Young Avengers: Style > Substance
by Kieron Gillen and Jamie McKelvie
2013 • 128 pages • Marvel
Through sheer timing and luck, I have, in my comic book collection, Kieron Gillen’s entire run on Journey Into Mystery in single issues. I don’t mention this as a bragging point; its genius is readily available in trader paperback. I mention this because I really loved getting to follow the story of Kid Loki in weekly installments. In the digital age, it’s very easy to binge on something in days or weeks, so I really value being able to take my time with a series. (I’m doing the same thing right now with Sailor Moon. It’s awesome!) Gillen’s self-contained arc—best described as “a comedy in thirty parts and a tragedy in thirty-one”—is fun, heartwarming, thoughtful, meta, and heartbreaking, all at the same time.
And that’s without Gillen working with long-time collaborator Jamie McKelvie. I don’t mean to imply that Gillen’s writing sparkles less without McKelvie or vice versa, but the narrative and the art walk hand in hand when they’re working together. The two began their working relationship in 2003 at PlayStation Magazine UK on Save Point, a comic about gaming. (This is, to quote John Mulaney, a very old-fashioned sentence. I can practically smell my old GamePro magazines reading it.) Since then, they’ve worked together on Phonogram, the upcoming The Wicked + The Divine, and the short-lived but critically acclaimed and GLAAD Award-winning Young Avengers.
As someone interested in diversity in pop culture and specifically speculative fiction, I had heard about Young Avengers after its untimely cancellation at the beginning of this year. Specifically, the fact that the last issue has Kate Bishop asking everybody else on the team if she’s the only straight person on the team, only for America Chavez to scoff and point out the way Kate looks at her. A pack of queer teen superheroes from Marvel? Sign me up, sister.
Of course, that’s not the only thing that stands out about the title, or even the team. The first issue opens up with a bang, reintroducing America—previously a member of the Teen Brigade—as an angry, justice-minded, and incredibly powerful young woman meeting Kid Loki for Korean barbecue. He asks her to kill Billy Kaplan (otherwise known as the reality-warping teen cape Wiccan); she, of course, refuses, and even turns up to save Billy from Loki. Except that’s exactly what Loki wanted. You see, Billy, in an attempt to prove his love for his boyfriend, Teddy (aka Hulkling), has used his powers to save Teddy’s mother from her hideous fate. Unfortunately, what Billy’s brought back isn’t Teddy’s mom—it’s a hideous alien parasite that can bend adults to its will. Billy, Teddy, America, and Loki made weird enough bedfellows, but help soon comes from Kate Bishop (the other Hawkeye) and Noh-Varr (please do not call him Marvel Boy).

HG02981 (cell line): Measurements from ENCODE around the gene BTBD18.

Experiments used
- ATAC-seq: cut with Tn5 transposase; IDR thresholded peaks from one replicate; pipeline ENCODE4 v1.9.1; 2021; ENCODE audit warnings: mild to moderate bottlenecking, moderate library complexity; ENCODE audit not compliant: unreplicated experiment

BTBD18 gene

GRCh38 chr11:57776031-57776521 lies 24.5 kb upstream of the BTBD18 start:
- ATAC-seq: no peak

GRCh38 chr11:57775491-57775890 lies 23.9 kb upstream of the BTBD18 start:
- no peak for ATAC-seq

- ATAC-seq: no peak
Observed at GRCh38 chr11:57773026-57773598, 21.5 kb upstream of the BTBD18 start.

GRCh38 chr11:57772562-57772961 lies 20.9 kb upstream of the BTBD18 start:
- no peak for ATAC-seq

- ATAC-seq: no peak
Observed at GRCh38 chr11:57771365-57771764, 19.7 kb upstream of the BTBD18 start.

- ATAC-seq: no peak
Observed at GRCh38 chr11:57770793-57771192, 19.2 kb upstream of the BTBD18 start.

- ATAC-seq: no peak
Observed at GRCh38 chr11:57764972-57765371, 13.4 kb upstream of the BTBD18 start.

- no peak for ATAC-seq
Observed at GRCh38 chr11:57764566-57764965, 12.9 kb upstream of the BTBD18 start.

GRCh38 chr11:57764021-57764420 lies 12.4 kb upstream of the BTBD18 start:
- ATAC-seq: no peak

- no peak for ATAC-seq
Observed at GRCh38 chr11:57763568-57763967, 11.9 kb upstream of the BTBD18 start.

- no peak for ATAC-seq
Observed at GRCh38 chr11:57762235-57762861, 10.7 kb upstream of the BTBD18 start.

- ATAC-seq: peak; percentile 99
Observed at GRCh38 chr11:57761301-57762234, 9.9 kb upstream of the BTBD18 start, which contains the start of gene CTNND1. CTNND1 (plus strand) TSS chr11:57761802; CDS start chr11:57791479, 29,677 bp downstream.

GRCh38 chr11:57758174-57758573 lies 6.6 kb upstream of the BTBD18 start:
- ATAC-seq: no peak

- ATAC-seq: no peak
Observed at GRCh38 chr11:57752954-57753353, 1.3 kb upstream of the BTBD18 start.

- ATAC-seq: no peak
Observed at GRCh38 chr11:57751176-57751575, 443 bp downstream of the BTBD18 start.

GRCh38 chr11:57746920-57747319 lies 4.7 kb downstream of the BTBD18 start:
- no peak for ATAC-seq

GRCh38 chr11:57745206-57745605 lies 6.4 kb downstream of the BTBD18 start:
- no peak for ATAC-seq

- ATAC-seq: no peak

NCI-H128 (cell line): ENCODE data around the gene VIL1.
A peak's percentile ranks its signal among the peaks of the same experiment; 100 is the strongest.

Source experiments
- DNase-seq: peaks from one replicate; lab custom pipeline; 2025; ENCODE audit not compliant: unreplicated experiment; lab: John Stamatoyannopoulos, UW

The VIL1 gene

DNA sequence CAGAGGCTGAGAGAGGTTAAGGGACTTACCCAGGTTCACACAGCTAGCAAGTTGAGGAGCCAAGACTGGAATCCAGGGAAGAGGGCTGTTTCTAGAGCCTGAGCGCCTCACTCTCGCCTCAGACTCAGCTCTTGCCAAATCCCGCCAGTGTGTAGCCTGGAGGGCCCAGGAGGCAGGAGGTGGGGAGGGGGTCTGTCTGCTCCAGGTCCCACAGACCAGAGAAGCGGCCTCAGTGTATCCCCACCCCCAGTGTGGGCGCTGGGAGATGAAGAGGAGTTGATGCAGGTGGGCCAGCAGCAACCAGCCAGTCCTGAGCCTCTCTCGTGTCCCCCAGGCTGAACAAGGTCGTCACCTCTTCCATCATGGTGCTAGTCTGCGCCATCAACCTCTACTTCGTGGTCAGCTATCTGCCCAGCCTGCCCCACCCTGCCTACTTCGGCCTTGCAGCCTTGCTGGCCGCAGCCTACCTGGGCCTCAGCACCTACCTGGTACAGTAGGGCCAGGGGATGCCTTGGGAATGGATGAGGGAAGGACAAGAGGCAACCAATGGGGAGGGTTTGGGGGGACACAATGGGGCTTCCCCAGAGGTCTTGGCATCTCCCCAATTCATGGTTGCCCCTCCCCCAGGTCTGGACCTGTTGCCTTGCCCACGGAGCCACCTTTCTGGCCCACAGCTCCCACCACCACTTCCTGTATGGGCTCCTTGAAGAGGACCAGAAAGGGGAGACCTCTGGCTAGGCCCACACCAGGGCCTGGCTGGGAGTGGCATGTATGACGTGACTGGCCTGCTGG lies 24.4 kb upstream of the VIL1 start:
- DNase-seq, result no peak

It’s a neat and thematically rich premise, starting with Billy trying to make it up to his boyfriend with his magical powers and ending with the fact that the parasite likes to summon dead parents to distract and attack the team. The kids are, more or less, on their own, no parents or mentors, trying to fix this one mistake. America is the obvious leader, being the most self-sufficient and oldest of them all, but Loki is the only one who knows what’s going on. (While trying to gain Billy and Teddy’s trust, he appeals to their love of Game of Thrones declares that he’s basically Tyrion. The boys are not impressed.)
This makes for fleet, fun, and engaging reading. McKelvie’s muscular, bright art is perfect for this kind of storytelling, especially when his layout work gets creative. Kate and Noh-Varr have a wonderful fight sequence in a two-page spread where Kate revels in being a teenage superhero in over her head. (Oh, Kate. It was so hard to see you drive out of the Hawkeye series with Pizza Dog. You are a gem and I like your new boy.) Later, Billy is imprisoned in a white room, leading to a rescue mission occurring in and around panels. I’ve been seeing more and more inventive layout work in my comic book reading as of late, and I am loving it.
As promised on the back cover of this trade paperback, however, it’s not all sass and games—there’s plenty of feels. (This is the first time I’ve seen the word tumblr and feels on official printed material, which felt both odd and perfectly right for this book.) There’s the trauma of seeing your dead parents resurrected in front of you, and Billy losing contact with his parents a la Hermione at the beginning of Harry Potter and the Deathly Hallows, albeit it’s completely involuntary in this case. But the reason that I brought up Journey into Mystery at the beginning of this review is that this is the first time we see Kid Loki after the events of that series. While you don’t need to have read that series to understand this one, it’s more affecting to know exactly why Loki is so conflicted and haunted by his past. His manic patter, so charming and childish in Journey into Mystery, is a defense mechanism here. Being able to see that character development actually play out over years? Well, that makes me feel like a big girl comic book reader.
I rented this book from the public library.